I didn't have the money to put myself through drama school, so I thought - naively - that if I wrote a play and put it on at the Edinburgh Fringe Festival, agents would see me and that would be my ticket to Hollywood. I wrote a musical; an acting coach saw it and put me on his course for free while I wrote for his company.
I wrote a book. It sucked. I wrote nine more books. They sucked, too. Meanwhile, I read every single thing I could find on publishing and writing, went to conferences, joined professional organizations, hooked up with fellow writers in critique groups, and didn't give up. Then I wrote one more book.
One day, at my office, I wrote down some names and dates and notes, and I wrote a title, 'The Age of Despair,' and then some other 'Ages' - Innocence, God, Reason, Hope - and I wrote this as well: 'Woman, born in 1930, lives till the age of 80 or so, suffers depression, marries a car dealer, has children who grow up to confuse her.'
I did some writing for that movie. The remake of Planet of the Apes. I didn't write the script. But I wrote some lines that they ended up... not using. ... I wrote one line. I thought it would've been perfect. I don't know if anyone saw the movie. It's the scene where the ape general comes in. And they're trying to decide if they should attack right there, or wait until a little later. And I wrote: "Man these bananas are good!" But they didn't use it. I did all of that research.
I wrote 'Lights' a long, long time ago. And I expected it to be on the album, because it was - I wrote it with 'Biff' Stannard. And he wrote every single Spice Girls song and every single pop song of the 90s, basically. So I thought, you know, I was really lucky to work with him, but I didn't think it would be a big song for some reason.
Everybody is different. Some writers can write reams of great books and then J. D. Salinger wrote just a few. Beethoven wrote nine symphonies. They were all phenomenal. Mozart wrote some 40 symphonies, and they were all phenomenal. That doesn't mean Beethoven was a lesser writer, it's just some guys are capable of more productivity, some guys take more time.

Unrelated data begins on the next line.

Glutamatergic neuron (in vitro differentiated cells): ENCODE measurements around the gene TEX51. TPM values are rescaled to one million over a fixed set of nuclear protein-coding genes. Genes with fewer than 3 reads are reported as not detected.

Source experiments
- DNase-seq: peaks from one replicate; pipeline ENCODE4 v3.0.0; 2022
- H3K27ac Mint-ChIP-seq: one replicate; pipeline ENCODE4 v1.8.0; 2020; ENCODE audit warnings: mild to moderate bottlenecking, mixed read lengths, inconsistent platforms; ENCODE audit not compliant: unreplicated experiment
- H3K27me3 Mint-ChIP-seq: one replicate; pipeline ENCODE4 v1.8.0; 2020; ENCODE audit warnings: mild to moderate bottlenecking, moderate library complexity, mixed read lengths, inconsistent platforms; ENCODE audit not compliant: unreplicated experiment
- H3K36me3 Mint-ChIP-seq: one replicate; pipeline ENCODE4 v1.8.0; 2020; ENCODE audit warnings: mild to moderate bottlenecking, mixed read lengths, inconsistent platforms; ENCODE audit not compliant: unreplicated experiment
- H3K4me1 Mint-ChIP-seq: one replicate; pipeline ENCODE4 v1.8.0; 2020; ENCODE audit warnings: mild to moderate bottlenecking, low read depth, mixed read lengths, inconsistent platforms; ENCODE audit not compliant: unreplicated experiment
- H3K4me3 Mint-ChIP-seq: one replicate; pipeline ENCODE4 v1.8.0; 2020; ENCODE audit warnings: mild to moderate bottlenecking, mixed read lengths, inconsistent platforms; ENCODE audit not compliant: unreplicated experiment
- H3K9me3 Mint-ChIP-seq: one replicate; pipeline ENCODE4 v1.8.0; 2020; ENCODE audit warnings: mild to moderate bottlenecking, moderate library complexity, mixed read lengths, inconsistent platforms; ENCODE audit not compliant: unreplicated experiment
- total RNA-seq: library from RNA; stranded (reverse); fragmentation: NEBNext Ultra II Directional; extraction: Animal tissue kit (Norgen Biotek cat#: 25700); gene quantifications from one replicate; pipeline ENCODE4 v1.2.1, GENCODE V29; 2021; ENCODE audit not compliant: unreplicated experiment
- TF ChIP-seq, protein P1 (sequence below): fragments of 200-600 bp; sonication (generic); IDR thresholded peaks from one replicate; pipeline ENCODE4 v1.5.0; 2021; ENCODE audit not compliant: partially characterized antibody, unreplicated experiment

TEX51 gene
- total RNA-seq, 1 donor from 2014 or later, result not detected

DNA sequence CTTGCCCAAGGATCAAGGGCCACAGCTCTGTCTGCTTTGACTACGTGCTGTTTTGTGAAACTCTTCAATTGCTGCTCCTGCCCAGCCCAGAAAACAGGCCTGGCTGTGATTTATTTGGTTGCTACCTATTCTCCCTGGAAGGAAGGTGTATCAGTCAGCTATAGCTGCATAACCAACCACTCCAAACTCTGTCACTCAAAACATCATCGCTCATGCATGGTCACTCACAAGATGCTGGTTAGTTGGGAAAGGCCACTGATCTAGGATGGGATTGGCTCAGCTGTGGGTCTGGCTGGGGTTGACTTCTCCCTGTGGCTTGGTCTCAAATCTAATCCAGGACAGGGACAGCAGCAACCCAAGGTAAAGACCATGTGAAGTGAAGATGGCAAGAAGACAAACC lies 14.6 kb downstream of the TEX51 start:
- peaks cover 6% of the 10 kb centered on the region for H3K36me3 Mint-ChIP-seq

"Only write what you know" is very good advice. I do my best to stick to it. I wrote about gods and dreams and America because I knew about them. And I wrote about what it's like to wander into Faerie because I knew about that. I wrote about living underneath London because I knew about that too. And I put people into the stories because I knew them: the ones with pumpkins for heads, and the serial killers with eyes for teeth, and the little chocolate people filled with raspberry cream and the rest of them.
I was a Teletype operator in the army, so that's where I learned to type. One day, I went downstairs to see if I could still type - I hadn't done it for four or five years after the war. So I typed out a page and I showed it to my wife and she said, "Where did you get this?" I said I wrote it. "You wrote this?" It was something very funny. I went and wrote another page, another couple of pages, and by the time I was finished I had 13 little short stories, humorous short stories.